2.  Lithuania – Rolandas Vilkončius
  3.  Portugal – Isabel Angelino
  4.  Monaco – Anne Allegrini
  5.  Belarus – Elena Ponomareva
  6.  NetherlandsNancy Coolen
  7.  IcelandRagnhildur Steinunn Jónsdóttir
  8.  Belgium – Armelle Gysen
  9.  EstoniaMaarja-Liis Ilus
    (participant for Estonia in 1996 and 1997)
  10.  FinlandJari Sillanpää
    (participant for Finland in 2004)
  11.  Andorra – Ruth Gumbau
  12.  Bulgaria – Evgenia Atanasova
  13.  IrelandDana Rosemary Scallon
    (winner for Ireland in 1970)
  14.  SloveniaKatarina Čas
  15.  Poland – Maciej Orłoś
  16.  Hungary – Zsuzsa Demcsák
  17.  United KingdomCheryl Baker
    (winner for United Kingdom in 1981 as part of Bucks Fizz)
  18.  Malta – Valerie Vella
  19.  Romania – Berti Barbera
  20.  Norway – Ingvild Helljesen
  21.  Turkey – Meltem Ersan Yazgan
  22.  Moldova – Elena Camerzan
  23.  Albania – Zhani Ciko
  24.  Cyprus – Melani Steliou
  25.  Spain – Ainhoa Arbizu
  26.  Israel – Dana Herman
  27.  Serbia and MontenegroNina Radulović
  28.  DenmarkGry Johansen
    (participant for Denmark in 1983)
  29.  SwedenAnnika Jankell
  30.  MacedoniaKarolina Gočeva
    (participant for Macedonia in 2002 and in 2007)
  31.  Ukraine – Maria Orlova
  32.  GermanyThomas Hermanns
  33.  Croatia – Barbara Kolar
  34.  Greece – Alexis Kostalas
  35.  RussiaYana Churikova
  36.  Bosnia and HerzegovinaAna Mirjana Račanović
  37.  Switzerland – Cécile Bähler
  38.  LatviaMarija Naumova
    (winner for Latvia in 2002 and co-presenter in 2003)
  39.  FranceMarie Myriam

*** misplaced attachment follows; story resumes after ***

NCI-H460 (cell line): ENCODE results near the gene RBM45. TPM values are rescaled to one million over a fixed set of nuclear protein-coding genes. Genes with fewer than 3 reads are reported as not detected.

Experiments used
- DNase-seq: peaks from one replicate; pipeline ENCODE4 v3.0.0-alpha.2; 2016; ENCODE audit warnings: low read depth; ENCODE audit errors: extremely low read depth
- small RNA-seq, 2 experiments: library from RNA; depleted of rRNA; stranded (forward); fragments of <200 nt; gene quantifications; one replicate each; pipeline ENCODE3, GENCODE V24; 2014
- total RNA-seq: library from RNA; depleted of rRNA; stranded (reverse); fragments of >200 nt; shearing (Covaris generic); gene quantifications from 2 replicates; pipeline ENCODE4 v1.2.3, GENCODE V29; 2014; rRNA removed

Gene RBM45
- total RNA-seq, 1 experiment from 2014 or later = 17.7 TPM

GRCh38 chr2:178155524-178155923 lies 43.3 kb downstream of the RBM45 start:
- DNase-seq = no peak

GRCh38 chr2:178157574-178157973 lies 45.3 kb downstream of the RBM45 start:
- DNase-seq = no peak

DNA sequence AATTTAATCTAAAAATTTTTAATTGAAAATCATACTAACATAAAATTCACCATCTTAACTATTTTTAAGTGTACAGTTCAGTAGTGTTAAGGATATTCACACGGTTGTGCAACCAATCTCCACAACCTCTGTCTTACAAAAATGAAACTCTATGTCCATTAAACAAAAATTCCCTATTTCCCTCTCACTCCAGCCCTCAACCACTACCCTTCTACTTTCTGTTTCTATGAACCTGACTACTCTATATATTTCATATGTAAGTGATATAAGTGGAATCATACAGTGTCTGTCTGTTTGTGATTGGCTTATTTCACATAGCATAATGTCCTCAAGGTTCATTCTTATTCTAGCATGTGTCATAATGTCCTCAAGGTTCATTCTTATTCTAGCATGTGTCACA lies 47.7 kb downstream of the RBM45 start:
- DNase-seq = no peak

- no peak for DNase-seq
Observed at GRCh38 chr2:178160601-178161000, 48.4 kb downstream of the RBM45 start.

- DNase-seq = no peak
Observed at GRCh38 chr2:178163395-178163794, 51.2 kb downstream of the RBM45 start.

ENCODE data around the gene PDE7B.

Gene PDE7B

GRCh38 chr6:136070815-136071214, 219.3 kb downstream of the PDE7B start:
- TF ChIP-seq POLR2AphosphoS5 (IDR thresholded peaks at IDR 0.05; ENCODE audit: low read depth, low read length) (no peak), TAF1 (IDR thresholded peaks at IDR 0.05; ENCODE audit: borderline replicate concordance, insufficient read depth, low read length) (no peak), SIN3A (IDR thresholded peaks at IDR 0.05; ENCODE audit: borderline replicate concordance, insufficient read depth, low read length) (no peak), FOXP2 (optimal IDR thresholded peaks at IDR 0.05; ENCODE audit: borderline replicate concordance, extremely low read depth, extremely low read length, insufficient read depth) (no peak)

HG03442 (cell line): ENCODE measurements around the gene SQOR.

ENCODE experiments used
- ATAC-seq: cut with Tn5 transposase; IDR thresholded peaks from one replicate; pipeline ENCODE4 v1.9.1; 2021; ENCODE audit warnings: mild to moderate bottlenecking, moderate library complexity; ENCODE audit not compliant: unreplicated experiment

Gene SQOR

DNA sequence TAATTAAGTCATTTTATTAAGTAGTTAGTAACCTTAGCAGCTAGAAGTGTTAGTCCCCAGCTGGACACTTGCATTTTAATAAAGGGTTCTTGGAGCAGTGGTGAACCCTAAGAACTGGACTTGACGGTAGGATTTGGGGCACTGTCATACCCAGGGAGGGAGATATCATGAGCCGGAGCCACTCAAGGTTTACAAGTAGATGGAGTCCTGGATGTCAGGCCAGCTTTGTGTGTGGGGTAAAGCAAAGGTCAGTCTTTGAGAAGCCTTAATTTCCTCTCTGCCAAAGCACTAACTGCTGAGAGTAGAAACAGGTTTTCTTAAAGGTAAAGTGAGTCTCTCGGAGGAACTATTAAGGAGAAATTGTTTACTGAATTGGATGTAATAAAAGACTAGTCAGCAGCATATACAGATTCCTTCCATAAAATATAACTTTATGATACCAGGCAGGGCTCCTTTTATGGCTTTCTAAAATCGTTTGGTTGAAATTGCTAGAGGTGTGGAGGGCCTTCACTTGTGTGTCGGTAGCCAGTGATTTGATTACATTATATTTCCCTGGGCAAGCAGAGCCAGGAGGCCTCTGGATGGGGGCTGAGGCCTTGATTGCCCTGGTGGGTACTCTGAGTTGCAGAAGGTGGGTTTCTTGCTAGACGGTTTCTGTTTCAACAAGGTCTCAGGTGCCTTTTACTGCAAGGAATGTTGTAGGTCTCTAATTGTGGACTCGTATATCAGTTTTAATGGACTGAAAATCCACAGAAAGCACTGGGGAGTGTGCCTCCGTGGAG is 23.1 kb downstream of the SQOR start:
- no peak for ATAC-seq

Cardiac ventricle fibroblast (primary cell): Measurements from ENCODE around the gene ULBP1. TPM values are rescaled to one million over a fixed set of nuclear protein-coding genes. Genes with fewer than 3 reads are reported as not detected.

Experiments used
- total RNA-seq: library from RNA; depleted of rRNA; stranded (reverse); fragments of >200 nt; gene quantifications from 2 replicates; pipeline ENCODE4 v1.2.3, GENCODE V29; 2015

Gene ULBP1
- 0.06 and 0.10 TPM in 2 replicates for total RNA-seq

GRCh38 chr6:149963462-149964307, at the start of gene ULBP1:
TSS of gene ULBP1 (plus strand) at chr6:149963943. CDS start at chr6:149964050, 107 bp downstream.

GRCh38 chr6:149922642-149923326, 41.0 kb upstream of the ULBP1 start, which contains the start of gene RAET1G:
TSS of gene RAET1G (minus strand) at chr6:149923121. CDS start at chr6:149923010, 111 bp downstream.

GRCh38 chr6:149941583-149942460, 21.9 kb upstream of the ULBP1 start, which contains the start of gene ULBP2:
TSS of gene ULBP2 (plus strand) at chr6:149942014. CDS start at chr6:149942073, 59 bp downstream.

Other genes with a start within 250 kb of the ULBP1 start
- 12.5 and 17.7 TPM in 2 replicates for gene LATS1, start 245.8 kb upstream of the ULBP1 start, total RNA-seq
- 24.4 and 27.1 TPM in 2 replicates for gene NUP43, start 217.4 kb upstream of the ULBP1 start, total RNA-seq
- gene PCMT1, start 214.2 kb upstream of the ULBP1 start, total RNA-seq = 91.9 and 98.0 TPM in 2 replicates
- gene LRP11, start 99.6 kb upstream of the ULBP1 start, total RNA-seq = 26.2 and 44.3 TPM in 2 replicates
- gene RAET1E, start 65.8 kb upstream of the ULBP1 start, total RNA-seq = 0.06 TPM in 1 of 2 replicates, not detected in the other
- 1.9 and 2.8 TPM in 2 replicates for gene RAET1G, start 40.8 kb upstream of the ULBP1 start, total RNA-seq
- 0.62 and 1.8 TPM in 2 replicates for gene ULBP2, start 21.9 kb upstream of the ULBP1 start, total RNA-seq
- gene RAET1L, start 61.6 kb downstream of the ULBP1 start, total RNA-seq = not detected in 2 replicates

(winner for France in 1977)

Commentators[edit]

See also[edit]

References[edit]

  1. ^ O'Connor, John Kennedy. The Eurovision Song Contest – The Official History. Carlton Books, UK ISBN 978-1-84442-994-3
  2. ^ a b "Eurovision Song Contest 2005". The Diggiloo Thrush. Retrieved 5 March 2012. 
  3. ^ "Zauvijek moja – info" (in Montenegrin). Diggiloo Thrush. Retrieved 2009-05-30. 
  4. ^ a b "Eurovision Song Contest 2005 Final | Year page | Eurovision Song Contest - Baku 2012". Eurovision.tv. 2005-05-21. Retrieved 2012-07-04. 
  5. ^ Bakker, Sietse (3 December 2004). "CZECH REPUBLIC WITHDRAWS". Esctoday.com. Retrieved 13 September 2014. 
  6. ^ Bakker, Sietse (18 March 2005). "BREAKING NEWS: LEBANON WITHDRAWS". Esctoday.com. Retrieved 9 August 2008. 
  7. ^ "Marcel Bezençon Award - an introduction". Poplight. Retrieved 2009-06-02. 
  8. ^ 11:00. "Winners of the Marcel Bezençon Awards 2012 | News | Eurovision Song Contest - Baku 2012". Eurovision.tv. Retrieved 2012-08-09. 
  9. ^ van Thillo, Edwin. "Barbara Dex Award". Retrieved 24 June 2014.